One Woman’s Unpredictable Art of ‘Futuring’

By Business Leaders FOXBusiness

Ford futurist's job is anything but predictable

Shelving her dream of art, but not forgetting her passion, Ford's Sheryl Connelly took on a career she never knew would end up her dream job.

If growing up in a recession-era job market taught Sheryl Connelly anything, it’s to never miss an opportunity.

Continue Reading Below

The Ford Motor Company (F) global trends and futuring manager said though it's ironic for a person in her role, she believes everything happens for a reason.

“There was never a point in my career that I was like, ‘Oh I’m absolutely where I’m supposed to be.’ A lot of times I was filled with uncertainty and doubt, but you just have to keep moving forward, keep pushing, and trying to explore new boundaries.”

And explore new boundaries she did.

After studying finance at Michigan State University, Connelly went on to earn her master’s and law degrees before pursuing a career in law, working as a litigation attorney in Buffalo. But three years into her law career, she realized it wasn’t what she wanted to do. That’s when she moved on to work at a call center for Ford.

Mixed somewhere between her dream of creating and illustrating the Peanuts cartoon and her desire for something new was Connelly’s ideal job.

Continue Reading Below

She just hadn’t discovered it yet.

The Art of Taking Your Time

Connelly’s job is to look anywhere between two and 20 years into the future and predict trends in the industry, as well as needs and wants of the consumer, to develop ways to help Ford compete better globally, and give consumers what they don’t yet know they want.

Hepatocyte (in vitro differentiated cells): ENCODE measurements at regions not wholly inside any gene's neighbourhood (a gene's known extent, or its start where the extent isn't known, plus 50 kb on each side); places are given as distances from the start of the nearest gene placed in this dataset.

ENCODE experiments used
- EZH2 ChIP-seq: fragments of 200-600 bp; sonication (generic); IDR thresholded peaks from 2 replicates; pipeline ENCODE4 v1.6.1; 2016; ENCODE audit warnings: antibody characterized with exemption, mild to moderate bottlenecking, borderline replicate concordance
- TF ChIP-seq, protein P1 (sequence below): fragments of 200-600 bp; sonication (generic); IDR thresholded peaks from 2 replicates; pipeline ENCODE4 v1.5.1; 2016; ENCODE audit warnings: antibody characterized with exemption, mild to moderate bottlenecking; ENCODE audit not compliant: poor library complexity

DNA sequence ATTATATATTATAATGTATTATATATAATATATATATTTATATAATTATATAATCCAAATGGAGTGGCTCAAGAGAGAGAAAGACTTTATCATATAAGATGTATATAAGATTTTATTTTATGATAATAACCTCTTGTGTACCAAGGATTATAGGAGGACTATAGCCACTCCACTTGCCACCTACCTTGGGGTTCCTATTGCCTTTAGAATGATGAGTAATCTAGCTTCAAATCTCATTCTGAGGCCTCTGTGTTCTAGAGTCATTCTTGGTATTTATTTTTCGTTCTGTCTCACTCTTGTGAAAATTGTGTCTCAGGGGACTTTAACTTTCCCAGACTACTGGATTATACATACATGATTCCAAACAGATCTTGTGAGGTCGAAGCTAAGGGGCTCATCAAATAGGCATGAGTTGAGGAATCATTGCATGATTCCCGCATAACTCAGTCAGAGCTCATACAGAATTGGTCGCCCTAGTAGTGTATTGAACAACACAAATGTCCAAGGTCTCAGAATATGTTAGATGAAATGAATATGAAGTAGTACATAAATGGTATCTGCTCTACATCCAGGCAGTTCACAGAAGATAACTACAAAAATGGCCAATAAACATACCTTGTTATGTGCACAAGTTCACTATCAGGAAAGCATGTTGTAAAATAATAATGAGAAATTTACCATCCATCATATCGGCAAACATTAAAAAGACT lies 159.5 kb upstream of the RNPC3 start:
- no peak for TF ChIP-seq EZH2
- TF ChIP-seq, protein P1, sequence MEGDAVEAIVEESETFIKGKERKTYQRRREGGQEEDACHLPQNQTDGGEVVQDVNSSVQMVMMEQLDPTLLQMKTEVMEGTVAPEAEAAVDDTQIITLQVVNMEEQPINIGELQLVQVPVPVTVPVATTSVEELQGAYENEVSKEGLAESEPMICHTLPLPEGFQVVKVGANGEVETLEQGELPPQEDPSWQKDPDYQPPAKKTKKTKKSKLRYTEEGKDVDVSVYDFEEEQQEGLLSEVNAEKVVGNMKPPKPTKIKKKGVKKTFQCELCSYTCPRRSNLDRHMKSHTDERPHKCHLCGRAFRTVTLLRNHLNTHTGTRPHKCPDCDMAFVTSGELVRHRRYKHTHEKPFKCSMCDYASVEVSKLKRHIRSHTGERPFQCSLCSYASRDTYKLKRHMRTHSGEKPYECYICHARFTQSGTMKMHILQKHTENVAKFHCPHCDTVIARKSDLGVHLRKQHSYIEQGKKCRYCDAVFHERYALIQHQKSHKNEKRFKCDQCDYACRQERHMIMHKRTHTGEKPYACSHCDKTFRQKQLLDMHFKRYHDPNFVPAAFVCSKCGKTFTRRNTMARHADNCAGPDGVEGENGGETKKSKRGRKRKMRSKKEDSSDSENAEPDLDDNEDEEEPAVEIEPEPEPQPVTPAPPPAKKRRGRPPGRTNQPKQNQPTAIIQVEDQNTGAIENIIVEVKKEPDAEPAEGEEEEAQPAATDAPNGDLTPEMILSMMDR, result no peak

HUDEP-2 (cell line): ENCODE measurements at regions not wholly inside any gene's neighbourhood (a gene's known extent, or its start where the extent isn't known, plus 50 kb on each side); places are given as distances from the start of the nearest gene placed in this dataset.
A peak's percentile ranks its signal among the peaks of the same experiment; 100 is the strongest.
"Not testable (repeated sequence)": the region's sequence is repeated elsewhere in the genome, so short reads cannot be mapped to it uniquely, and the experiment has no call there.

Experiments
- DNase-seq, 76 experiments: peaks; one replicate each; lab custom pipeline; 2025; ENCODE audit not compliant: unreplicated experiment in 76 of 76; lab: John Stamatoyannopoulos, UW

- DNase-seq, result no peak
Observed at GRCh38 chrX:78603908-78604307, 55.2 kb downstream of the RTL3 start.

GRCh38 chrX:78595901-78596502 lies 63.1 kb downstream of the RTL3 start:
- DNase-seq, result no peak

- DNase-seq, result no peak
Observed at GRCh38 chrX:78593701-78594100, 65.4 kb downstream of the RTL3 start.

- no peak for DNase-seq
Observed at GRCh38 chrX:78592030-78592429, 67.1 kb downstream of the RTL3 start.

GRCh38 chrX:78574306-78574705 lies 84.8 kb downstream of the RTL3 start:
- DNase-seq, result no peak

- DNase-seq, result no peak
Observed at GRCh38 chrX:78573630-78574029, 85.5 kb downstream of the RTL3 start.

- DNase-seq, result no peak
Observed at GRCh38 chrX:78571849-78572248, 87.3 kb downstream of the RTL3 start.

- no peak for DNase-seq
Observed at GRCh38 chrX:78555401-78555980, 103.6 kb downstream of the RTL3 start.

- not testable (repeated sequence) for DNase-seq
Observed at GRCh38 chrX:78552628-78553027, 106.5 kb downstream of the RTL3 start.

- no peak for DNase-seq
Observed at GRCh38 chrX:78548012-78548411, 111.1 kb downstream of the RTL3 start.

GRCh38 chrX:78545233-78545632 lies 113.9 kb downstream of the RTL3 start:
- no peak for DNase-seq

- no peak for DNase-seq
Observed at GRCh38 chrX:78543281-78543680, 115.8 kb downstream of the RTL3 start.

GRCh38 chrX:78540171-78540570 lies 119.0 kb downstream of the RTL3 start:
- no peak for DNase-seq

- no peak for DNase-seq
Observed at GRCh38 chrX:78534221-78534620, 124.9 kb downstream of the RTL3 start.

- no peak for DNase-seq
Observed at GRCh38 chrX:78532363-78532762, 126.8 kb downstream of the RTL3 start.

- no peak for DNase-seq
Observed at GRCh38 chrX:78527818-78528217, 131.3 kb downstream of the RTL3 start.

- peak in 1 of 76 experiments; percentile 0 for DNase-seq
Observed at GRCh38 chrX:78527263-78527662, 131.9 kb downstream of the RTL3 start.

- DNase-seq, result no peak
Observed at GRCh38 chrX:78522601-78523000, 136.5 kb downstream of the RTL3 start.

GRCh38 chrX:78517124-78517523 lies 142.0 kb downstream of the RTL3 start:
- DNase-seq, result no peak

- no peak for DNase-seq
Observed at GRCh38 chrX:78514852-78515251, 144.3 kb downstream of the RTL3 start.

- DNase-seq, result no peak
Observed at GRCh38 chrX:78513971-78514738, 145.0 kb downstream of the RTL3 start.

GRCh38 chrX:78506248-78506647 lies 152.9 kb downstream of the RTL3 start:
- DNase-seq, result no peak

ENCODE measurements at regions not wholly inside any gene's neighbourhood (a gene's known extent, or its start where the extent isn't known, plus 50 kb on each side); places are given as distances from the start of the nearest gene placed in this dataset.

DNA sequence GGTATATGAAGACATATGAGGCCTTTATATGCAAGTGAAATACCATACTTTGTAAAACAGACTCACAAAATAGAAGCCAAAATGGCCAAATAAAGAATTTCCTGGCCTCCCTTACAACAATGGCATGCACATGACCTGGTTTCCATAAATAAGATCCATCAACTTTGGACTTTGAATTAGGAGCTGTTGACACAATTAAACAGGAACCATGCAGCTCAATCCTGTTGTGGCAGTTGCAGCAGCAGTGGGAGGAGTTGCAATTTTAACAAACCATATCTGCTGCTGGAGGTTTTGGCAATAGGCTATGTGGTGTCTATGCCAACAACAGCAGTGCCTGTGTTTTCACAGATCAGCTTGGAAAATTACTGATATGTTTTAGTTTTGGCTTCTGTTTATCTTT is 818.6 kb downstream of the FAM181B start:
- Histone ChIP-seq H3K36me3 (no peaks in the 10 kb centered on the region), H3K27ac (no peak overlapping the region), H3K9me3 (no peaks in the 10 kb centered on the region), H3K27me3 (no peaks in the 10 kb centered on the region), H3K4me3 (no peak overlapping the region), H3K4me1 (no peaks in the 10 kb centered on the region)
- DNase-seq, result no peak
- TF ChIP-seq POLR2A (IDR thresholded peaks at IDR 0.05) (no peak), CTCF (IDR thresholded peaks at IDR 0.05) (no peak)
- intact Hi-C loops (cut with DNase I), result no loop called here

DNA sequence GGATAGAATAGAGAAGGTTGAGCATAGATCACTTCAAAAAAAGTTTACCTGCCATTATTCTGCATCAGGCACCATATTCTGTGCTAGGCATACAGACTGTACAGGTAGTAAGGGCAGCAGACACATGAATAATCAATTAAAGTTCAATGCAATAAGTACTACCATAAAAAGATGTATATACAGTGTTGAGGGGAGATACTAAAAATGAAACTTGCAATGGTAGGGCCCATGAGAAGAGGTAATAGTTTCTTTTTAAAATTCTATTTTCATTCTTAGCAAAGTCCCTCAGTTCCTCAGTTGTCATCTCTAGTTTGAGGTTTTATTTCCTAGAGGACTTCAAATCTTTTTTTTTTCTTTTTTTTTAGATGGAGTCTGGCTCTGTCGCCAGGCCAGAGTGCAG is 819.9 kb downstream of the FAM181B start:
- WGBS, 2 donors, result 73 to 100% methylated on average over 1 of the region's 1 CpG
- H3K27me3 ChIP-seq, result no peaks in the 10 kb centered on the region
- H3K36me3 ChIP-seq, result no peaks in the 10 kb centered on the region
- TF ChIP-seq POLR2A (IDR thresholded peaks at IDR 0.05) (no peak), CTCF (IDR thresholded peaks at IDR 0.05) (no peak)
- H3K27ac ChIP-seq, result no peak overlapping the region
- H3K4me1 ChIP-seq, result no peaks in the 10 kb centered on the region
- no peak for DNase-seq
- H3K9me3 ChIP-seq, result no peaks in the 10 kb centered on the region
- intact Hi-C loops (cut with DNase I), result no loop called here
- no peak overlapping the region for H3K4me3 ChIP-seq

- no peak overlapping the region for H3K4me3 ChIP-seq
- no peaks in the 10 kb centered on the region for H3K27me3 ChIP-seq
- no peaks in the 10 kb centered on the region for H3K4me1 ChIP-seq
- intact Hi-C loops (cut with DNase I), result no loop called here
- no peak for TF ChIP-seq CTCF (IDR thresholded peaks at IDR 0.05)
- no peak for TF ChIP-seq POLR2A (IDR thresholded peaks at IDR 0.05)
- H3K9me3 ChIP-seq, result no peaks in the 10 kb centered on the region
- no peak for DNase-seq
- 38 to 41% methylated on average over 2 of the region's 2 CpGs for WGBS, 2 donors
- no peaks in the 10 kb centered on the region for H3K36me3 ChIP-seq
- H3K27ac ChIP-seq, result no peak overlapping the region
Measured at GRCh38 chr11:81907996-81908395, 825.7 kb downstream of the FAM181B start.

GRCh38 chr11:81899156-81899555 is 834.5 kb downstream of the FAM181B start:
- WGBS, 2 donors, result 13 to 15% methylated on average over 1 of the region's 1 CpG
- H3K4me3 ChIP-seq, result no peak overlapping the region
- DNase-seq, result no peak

It’s a job she never thought she’d have.

And she got there by working her way to the top. After working at that call center when she discovered a career in law wasn’t for her, Connelly followed it up with subsequent positions as communications coordinator, franchising and special projects coordinator, before finally landing the job as futurist.

“I came of age during a recession, which is why I have so many degrees and stayed in school for so long,” Connelly said. “But in hindsight, once I landed the job, I had no regrets. Everything I had done on my journey there prepared me extremely well for the role as futurist.”

In fact, she said the decision to leap from law into the auto industry wasn’t one she took lightly – and one that involved, as she said, a total leap of faith.

“I had spent three years studying. I took two bar exams for New York and Michigan. I thought that’s what I wanted to do for the rest of my life, and then ultimately (I said), ‘I don’t think this is something I want to stick with. I want to try to pursue something else,’” she said. 

And it’s the bravery and determination to get it right that took Connelly to new heights and landed her at her own destiny’s doorstep.

She said she advises young people who are similarly growing up in a post-recession-era job market to do the same thing: Try on different careers; figure out what it is you truly want to spend the rest of your life doing, and then do everything you can to make it work.